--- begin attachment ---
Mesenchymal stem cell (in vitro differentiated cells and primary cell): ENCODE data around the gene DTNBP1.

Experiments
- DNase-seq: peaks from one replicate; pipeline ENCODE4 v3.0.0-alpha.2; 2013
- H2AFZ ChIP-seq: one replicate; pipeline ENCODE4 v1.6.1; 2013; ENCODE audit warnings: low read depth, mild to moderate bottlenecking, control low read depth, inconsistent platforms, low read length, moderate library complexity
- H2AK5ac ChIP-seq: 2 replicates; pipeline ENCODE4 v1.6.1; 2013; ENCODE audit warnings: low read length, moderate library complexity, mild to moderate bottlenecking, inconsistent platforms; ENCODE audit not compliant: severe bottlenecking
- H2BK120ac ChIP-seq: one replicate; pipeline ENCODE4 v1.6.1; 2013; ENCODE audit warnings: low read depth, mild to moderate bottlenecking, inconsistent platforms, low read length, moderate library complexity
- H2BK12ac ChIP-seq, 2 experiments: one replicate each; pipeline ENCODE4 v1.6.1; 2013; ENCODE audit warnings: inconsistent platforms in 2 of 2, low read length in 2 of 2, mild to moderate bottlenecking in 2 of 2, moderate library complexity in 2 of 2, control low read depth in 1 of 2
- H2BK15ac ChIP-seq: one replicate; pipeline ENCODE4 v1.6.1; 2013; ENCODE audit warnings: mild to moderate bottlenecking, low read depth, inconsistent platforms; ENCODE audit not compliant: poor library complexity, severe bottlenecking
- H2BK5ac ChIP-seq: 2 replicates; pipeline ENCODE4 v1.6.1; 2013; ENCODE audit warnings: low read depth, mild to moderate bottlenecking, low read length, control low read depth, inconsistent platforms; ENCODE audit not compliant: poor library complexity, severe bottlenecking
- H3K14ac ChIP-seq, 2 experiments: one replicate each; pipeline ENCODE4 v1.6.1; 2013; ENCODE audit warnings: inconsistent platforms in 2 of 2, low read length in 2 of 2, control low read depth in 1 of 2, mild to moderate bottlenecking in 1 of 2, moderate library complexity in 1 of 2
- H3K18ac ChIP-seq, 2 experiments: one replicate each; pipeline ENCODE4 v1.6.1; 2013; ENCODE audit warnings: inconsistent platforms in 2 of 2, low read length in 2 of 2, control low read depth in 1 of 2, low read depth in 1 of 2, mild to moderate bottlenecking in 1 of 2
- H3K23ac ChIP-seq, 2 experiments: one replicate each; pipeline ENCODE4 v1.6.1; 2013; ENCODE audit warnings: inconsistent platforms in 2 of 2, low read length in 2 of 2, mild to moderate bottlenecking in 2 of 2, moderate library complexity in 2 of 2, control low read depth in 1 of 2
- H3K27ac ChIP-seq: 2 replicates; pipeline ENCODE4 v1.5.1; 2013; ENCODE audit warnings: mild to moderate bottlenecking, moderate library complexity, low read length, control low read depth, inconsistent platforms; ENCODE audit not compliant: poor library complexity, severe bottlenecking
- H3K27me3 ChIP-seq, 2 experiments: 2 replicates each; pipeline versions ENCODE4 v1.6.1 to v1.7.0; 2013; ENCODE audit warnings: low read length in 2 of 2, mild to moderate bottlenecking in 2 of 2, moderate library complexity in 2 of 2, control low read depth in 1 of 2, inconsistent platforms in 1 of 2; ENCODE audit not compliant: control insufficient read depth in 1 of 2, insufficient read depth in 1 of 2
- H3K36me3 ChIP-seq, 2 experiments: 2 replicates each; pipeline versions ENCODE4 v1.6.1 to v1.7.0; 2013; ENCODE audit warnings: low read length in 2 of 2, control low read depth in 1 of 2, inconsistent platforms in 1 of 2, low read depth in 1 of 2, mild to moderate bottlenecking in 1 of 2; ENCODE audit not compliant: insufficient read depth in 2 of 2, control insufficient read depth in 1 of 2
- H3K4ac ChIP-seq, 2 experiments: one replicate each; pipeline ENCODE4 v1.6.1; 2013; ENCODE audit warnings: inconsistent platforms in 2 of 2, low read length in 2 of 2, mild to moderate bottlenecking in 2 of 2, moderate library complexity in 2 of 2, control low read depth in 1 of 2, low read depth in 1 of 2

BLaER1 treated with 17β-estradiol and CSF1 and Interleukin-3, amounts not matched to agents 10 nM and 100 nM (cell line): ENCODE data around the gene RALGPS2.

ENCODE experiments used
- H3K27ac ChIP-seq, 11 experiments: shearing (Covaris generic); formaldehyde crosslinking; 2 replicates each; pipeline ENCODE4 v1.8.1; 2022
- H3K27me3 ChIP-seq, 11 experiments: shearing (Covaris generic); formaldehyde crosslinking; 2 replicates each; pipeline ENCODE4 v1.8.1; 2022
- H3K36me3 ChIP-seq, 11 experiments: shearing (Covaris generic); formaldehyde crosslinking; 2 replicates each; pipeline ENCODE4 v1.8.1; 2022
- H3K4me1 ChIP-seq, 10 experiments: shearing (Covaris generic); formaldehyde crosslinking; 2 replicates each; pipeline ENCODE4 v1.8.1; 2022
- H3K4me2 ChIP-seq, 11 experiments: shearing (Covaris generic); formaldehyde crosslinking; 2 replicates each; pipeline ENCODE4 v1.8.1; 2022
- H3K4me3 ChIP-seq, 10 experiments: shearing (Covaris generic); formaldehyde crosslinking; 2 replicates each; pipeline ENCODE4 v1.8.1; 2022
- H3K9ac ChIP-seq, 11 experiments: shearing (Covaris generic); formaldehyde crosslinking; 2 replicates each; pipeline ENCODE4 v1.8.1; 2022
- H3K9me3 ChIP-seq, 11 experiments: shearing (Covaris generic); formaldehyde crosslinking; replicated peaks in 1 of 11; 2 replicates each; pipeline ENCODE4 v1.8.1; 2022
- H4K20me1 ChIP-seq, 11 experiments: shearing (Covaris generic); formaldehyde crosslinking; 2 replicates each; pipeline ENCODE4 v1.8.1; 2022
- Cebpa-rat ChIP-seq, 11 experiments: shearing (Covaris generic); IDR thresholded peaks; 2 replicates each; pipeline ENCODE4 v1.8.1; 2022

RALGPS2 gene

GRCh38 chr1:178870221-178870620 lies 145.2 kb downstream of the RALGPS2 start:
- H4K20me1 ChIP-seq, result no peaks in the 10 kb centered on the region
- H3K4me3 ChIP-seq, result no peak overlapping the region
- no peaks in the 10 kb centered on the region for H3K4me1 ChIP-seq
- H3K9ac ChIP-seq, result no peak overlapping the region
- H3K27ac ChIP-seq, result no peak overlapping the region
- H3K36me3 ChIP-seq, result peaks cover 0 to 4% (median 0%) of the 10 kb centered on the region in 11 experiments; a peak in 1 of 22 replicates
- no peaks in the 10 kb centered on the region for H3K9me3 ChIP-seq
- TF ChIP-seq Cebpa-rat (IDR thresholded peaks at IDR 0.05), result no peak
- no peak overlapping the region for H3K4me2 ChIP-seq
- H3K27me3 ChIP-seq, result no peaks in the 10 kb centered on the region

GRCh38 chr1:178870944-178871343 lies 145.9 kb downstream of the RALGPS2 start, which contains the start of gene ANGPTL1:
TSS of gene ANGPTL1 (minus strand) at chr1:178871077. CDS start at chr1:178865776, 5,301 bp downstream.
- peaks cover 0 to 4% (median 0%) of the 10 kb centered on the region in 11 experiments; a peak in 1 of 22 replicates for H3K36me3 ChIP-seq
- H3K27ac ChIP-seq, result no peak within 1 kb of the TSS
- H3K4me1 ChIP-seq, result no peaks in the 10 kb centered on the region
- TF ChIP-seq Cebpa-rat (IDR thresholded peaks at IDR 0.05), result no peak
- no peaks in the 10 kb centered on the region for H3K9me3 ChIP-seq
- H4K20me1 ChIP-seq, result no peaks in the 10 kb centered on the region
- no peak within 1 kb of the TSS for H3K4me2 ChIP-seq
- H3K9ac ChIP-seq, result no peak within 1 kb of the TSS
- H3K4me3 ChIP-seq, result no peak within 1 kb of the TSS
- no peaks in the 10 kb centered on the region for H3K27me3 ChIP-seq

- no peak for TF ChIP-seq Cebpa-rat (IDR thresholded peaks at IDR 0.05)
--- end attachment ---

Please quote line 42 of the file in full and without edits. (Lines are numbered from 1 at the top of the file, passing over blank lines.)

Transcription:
TSS of gene ANGPTL1 (minus strand) at chr1:178871077. CDS start at chr1:178865776, 5,301 bp downstream.